Working out which is the best credit card-based rewards program for you is not as straight forward as you may think. Used correctly, rewards can be worthwhile. After all, chances are you were going to spend that money anyway so why not get something back for it? On the flipside, a rewards card used wrongly can see you deeper in debt.
To avoid this, there are certain golden rules to follow.
Pay the card off
Firstly, be realistic about whether you pay your card off in full each month or not. As the interest rates on these cards may be higher than other credit cards, it’s best to pay them off quickly. Otherwise you run the risk of the cost of the card (interest rate plus annual fee) outweighing any rewards benefit you may get. If you can’t pay your card off religiously, forget rewards and opt for a low cost card instead.
Are the rewards offered suitable?
Consider if the frequent flyer rewards suit your travel needs. For example, if the card offers you a quick way to earn points for flights around Australia but you don’t travel domestically very often, ask yourself if this is a reward you are likely to use. Flights are only one aspect of rewards. You may prefer shopping vouchers, merchandise, travel or cashback.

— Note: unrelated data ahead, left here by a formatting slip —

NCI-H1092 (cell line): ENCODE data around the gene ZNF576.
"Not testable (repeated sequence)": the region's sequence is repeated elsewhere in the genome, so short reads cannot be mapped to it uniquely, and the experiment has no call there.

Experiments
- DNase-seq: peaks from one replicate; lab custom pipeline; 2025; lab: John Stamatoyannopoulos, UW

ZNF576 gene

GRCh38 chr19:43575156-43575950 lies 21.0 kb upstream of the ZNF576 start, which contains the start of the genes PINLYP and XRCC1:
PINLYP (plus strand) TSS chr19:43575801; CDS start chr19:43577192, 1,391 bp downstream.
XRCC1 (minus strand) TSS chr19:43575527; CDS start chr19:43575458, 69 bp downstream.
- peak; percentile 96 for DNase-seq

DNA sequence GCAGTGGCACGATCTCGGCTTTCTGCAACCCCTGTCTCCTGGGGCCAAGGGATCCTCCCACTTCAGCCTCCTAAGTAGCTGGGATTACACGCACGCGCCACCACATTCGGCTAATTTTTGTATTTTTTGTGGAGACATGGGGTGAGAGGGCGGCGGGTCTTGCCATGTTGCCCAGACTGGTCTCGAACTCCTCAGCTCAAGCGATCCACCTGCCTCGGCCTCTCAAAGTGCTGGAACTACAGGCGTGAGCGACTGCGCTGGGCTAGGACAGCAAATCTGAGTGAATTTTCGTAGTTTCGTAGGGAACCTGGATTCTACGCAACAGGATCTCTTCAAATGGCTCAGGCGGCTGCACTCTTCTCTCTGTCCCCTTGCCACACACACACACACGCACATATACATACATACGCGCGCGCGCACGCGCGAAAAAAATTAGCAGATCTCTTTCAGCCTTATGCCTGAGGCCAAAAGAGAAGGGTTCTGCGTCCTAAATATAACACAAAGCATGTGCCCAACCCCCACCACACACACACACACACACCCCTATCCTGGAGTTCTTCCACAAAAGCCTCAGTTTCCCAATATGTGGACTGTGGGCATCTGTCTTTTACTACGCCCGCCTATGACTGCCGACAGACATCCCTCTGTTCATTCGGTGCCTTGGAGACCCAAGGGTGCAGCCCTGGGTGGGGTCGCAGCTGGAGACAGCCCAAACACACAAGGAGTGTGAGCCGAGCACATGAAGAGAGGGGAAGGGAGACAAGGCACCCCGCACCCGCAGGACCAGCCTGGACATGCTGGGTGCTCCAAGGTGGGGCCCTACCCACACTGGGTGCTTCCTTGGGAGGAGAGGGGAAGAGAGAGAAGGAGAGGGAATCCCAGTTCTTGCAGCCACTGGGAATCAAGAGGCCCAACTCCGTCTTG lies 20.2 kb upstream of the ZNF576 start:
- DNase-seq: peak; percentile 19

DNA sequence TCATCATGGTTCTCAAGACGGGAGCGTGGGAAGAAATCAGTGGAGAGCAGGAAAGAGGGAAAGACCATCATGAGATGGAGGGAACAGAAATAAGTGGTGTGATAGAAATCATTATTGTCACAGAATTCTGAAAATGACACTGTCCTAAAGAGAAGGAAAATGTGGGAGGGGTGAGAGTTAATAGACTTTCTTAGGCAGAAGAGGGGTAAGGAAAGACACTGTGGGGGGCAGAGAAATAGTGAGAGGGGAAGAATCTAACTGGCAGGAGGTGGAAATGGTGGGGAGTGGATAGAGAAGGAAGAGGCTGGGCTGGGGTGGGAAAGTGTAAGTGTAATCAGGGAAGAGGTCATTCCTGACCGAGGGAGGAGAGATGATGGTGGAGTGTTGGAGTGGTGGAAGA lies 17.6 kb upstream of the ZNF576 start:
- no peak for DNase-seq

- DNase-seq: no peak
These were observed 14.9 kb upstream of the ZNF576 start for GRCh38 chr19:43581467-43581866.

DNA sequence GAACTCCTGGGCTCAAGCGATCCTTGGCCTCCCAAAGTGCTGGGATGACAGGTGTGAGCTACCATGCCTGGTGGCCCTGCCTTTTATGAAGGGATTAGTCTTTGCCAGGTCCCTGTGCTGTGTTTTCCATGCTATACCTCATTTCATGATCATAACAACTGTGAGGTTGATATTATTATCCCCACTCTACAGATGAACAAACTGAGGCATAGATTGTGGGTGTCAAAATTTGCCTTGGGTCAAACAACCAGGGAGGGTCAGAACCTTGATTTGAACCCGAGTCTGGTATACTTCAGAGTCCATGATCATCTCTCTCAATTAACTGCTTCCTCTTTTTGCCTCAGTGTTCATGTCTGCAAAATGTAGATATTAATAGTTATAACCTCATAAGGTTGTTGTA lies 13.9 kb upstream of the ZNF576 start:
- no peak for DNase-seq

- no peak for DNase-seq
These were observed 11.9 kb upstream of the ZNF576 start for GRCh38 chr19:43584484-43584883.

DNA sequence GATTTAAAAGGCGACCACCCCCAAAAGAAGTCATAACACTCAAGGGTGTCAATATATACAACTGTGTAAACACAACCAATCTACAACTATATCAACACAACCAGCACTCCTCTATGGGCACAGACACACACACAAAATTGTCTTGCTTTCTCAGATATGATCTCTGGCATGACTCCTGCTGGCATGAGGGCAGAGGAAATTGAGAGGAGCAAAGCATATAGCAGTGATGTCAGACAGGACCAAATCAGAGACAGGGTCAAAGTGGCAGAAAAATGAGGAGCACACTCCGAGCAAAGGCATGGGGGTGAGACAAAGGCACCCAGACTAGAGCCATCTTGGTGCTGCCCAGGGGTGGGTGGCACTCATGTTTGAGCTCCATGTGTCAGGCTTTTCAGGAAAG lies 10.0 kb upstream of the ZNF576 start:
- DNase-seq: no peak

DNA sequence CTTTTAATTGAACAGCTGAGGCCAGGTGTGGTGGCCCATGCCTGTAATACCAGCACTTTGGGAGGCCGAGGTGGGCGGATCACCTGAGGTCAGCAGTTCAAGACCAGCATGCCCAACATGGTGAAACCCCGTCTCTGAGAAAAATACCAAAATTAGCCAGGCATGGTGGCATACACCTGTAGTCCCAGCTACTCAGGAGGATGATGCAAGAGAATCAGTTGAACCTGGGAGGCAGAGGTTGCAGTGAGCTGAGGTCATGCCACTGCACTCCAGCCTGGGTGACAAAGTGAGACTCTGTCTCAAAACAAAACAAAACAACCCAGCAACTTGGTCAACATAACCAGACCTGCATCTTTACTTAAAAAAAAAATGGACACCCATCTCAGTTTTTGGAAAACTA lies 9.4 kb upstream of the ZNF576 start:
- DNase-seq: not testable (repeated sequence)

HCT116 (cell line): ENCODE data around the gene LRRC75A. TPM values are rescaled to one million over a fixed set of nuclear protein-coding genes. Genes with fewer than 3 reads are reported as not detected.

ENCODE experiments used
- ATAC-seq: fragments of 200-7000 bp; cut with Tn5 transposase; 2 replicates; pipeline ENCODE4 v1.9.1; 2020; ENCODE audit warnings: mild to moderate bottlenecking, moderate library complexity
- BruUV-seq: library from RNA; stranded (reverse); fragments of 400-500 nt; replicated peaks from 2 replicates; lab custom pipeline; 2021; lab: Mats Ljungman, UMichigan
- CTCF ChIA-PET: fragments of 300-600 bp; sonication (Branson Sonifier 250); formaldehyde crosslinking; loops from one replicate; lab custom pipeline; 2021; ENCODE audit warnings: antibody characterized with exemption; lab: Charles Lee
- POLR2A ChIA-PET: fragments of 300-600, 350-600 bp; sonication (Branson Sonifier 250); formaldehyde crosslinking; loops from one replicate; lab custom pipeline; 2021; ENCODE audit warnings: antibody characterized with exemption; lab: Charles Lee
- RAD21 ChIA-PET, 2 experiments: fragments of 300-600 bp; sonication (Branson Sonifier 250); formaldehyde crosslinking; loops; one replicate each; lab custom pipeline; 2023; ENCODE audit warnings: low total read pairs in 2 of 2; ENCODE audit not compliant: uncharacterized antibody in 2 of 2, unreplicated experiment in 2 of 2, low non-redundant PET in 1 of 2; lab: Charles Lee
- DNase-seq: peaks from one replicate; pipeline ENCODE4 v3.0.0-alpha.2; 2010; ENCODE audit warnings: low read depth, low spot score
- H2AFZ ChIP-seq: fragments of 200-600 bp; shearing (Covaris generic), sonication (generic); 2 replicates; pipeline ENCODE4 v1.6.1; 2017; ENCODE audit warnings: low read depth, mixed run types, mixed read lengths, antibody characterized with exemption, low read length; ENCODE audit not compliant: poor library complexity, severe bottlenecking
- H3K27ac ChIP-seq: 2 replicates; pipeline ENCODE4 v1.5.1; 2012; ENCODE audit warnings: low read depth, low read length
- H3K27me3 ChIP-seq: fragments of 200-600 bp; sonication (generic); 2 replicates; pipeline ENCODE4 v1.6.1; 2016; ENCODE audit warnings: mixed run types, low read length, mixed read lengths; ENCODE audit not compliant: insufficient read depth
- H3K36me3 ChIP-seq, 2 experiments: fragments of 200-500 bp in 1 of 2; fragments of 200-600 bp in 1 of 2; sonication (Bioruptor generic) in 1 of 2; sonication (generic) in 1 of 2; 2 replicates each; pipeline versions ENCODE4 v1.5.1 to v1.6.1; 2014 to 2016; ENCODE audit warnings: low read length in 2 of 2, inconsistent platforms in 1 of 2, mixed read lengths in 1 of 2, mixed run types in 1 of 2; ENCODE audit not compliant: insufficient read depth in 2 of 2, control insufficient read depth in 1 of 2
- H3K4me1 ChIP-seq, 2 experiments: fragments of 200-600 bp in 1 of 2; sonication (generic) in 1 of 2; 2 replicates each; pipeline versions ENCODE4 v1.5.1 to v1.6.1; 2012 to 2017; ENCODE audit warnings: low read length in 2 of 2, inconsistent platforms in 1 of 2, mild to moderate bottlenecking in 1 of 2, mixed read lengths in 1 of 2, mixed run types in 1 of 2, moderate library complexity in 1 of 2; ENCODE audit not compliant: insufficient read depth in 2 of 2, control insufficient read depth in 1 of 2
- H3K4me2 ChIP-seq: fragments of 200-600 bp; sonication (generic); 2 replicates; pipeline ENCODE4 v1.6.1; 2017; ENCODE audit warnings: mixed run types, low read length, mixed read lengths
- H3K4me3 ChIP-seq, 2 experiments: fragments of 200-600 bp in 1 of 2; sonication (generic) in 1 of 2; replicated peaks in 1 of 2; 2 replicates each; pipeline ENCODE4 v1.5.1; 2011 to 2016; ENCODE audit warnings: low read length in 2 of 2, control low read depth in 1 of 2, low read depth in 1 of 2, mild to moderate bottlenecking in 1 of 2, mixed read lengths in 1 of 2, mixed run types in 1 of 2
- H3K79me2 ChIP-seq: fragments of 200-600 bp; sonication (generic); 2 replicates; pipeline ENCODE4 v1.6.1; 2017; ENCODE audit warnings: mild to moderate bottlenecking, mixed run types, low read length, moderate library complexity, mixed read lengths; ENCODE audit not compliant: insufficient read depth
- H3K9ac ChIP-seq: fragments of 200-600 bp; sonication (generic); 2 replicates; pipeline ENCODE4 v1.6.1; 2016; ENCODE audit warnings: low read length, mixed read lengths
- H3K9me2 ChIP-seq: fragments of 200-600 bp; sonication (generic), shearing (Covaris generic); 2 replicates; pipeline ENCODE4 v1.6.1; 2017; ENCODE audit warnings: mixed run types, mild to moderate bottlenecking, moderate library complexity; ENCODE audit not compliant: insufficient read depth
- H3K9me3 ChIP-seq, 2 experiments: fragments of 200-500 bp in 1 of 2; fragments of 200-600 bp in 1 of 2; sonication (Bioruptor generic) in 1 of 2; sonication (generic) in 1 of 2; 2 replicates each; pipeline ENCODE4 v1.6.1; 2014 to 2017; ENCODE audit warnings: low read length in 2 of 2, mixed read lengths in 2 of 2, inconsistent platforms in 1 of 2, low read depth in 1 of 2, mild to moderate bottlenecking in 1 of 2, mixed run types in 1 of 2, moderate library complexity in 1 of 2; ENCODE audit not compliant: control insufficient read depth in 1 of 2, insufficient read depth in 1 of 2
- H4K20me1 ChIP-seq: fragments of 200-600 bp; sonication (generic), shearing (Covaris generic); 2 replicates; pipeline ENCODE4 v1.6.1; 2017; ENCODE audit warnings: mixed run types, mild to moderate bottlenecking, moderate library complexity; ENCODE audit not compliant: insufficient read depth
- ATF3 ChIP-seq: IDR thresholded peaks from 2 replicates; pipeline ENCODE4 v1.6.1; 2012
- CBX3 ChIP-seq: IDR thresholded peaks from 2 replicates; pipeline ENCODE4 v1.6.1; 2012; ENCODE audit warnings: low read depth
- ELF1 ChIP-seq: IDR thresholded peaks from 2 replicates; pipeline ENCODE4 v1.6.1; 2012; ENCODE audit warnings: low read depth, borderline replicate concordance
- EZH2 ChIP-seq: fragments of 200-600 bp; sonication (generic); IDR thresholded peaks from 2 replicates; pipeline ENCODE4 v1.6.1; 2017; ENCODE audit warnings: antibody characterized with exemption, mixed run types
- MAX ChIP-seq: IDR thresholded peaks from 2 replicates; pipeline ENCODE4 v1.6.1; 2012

Examine the fine print
Check the rules first. Before accruing points on a scheme that is hard to redeem points from, be aware of things like lifespan of the points and any rules and restrictions about upgrading on flights.
Pick a card that matches your spend
Choose a rewards program that suits the amount of money you spend on the card every year and is likely therefore to give you the best return. To help you evaluate, we rate rewards programs according to three different yearly spend levels – $12,000, $24,000 and $60,000.
Maximize extra benefits
If you have a Gold or Platinum card and you are earning enough rewards to outweigh your annual fee, benefits such as travel insurance or concierge services effectively come free of charge. Sacrifice some time to read the product disclosure statement in detail so that you know exactly what is available and how you can make use of it to add to the value you get from being with that rewards program.
Remember to keep your rewards card in your wallet if:
- You will incur a surcharge by using your card
- You could drive a harder bargain by paying with cash
- You are simply buying to boost your points tally
- The purchase could mean there’s no way you can repay in full that month